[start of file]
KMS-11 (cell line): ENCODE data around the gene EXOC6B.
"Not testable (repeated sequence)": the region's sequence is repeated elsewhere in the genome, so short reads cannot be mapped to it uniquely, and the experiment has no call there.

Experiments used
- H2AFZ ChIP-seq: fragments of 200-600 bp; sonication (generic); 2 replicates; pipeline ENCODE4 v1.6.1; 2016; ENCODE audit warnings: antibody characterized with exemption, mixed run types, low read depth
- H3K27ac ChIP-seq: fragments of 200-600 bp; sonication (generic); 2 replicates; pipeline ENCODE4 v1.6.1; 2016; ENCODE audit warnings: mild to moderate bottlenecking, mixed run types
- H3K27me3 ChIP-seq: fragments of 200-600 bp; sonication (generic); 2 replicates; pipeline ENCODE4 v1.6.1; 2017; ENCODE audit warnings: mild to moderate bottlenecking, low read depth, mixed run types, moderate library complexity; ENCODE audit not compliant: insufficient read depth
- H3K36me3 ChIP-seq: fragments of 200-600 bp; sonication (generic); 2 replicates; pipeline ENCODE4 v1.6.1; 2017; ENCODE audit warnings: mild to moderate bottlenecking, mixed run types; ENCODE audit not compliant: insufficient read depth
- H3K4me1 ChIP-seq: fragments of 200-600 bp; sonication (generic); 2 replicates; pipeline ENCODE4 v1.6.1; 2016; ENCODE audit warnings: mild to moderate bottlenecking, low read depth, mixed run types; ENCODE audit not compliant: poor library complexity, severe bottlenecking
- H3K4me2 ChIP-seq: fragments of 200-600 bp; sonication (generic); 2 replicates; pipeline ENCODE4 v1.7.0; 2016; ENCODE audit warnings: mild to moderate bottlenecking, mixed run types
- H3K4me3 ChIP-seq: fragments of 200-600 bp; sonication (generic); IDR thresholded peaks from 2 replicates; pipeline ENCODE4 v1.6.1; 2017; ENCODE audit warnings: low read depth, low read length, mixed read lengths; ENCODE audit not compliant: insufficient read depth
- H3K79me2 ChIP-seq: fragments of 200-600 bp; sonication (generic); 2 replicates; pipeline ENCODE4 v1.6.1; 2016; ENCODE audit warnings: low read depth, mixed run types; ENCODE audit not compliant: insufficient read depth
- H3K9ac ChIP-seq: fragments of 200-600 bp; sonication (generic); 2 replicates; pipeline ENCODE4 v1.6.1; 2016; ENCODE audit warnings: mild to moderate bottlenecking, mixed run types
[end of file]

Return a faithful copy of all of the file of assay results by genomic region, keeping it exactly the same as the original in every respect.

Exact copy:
KMS-11 (cell line): ENCODE data around the gene EXOC6B.
"Not testable (repeated sequence)": the region's sequence is repeated elsewhere in the genome, so short reads cannot be mapped to it uniquely, and the experiment has no call there.

Experiments used
- H2AFZ ChIP-seq: fragments of 200-600 bp; sonication (generic); 2 replicates; pipeline ENCODE4 v1.6.1; 2016; ENCODE audit warnings: antibody characterized with exemption, mixed run types, low read depth
- H3K27ac ChIP-seq: fragments of 200-600 bp; sonication (generic); 2 replicates; pipeline ENCODE4 v1.6.1; 2016; ENCODE audit warnings: mild to moderate bottlenecking, mixed run types
- H3K27me3 ChIP-seq: fragments of 200-600 bp; sonication (generic); 2 replicates; pipeline ENCODE4 v1.6.1; 2017; ENCODE audit warnings: mild to moderate bottlenecking, low read depth, mixed run types, moderate library complexity; ENCODE audit not compliant: insufficient read depth
- H3K36me3 ChIP-seq: fragments of 200-600 bp; sonication (generic); 2 replicates; pipeline ENCODE4 v1.6.1; 2017; ENCODE audit warnings: mild to moderate bottlenecking, mixed run types; ENCODE audit not compliant: insufficient read depth
- H3K4me1 ChIP-seq: fragments of 200-600 bp; sonication (generic); 2 replicates; pipeline ENCODE4 v1.6.1; 2016; ENCODE audit warnings: mild to moderate bottlenecking, low read depth, mixed run types; ENCODE audit not compliant: poor library complexity, severe bottlenecking
- H3K4me2 ChIP-seq: fragments of 200-600 bp; sonication (generic); 2 replicates; pipeline ENCODE4 v1.7.0; 2016; ENCODE audit warnings: mild to moderate bottlenecking, mixed run types
- H3K4me3 ChIP-seq: fragments of 200-600 bp; sonication (generic); IDR thresholded peaks from 2 replicates; pipeline ENCODE4 v1.6.1; 2017; ENCODE audit warnings: low read depth, low read length, mixed read lengths; ENCODE audit not compliant: insufficient read depth
- H3K79me2 ChIP-seq: fragments of 200-600 bp; sonication (generic); 2 replicates; pipeline ENCODE4 v1.6.1; 2016; ENCODE audit warnings: low read depth, mixed run types; ENCODE audit not compliant: insufficient read depth
- H3K9ac ChIP-seq: fragments of 200-600 bp; sonication (generic); 2 replicates; pipeline ENCODE4 v1.6.1; 2016; ENCODE audit warnings: mild to moderate bottlenecking, mixed run types